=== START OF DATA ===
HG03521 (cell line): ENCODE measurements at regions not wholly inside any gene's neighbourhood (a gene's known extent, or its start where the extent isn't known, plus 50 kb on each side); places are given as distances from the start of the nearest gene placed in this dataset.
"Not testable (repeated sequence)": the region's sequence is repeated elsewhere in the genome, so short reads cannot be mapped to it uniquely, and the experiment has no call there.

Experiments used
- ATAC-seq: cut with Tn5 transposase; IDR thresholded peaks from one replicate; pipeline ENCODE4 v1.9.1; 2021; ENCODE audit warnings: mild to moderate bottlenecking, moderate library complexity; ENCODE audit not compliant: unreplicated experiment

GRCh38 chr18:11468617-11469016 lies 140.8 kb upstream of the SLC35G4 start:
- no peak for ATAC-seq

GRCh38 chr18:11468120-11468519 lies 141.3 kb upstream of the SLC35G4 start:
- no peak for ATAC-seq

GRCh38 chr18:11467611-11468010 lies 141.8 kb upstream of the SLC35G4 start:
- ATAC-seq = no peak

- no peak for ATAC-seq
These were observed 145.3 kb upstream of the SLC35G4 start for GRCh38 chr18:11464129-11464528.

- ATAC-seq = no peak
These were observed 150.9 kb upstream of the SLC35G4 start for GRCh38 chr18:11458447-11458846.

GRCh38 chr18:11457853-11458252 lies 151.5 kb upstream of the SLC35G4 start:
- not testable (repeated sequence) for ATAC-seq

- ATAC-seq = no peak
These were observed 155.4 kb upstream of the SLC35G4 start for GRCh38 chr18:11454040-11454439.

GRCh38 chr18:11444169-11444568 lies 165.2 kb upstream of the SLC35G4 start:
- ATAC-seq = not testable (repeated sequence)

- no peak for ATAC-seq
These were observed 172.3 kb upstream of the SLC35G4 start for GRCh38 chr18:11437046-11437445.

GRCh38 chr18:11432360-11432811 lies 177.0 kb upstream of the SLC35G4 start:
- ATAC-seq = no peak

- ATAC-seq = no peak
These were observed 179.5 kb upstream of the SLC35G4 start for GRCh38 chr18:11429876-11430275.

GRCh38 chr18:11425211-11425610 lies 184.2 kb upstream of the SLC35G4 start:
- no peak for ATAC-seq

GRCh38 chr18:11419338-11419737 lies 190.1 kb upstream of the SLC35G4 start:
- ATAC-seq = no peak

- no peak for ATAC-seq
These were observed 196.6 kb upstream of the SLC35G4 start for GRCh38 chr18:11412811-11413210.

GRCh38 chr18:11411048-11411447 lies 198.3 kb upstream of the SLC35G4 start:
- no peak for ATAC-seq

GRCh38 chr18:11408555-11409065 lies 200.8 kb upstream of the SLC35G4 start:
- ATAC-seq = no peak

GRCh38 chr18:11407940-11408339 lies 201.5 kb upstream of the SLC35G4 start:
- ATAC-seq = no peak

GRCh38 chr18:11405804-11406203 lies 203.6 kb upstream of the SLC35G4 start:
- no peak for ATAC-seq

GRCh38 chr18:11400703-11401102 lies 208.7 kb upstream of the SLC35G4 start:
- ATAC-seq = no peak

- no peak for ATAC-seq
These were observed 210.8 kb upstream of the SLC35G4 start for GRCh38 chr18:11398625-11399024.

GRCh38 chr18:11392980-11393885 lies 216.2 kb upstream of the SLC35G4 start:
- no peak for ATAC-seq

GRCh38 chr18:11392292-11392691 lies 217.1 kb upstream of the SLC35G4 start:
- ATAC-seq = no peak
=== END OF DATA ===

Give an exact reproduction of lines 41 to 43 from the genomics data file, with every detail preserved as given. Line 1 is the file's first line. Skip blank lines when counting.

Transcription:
GRCh38 chr18:11400703-11401102 lies 208.7 kb upstream of the SLC35G4 start:
- ATAC-seq = no peak

- no peak for ATAC-seq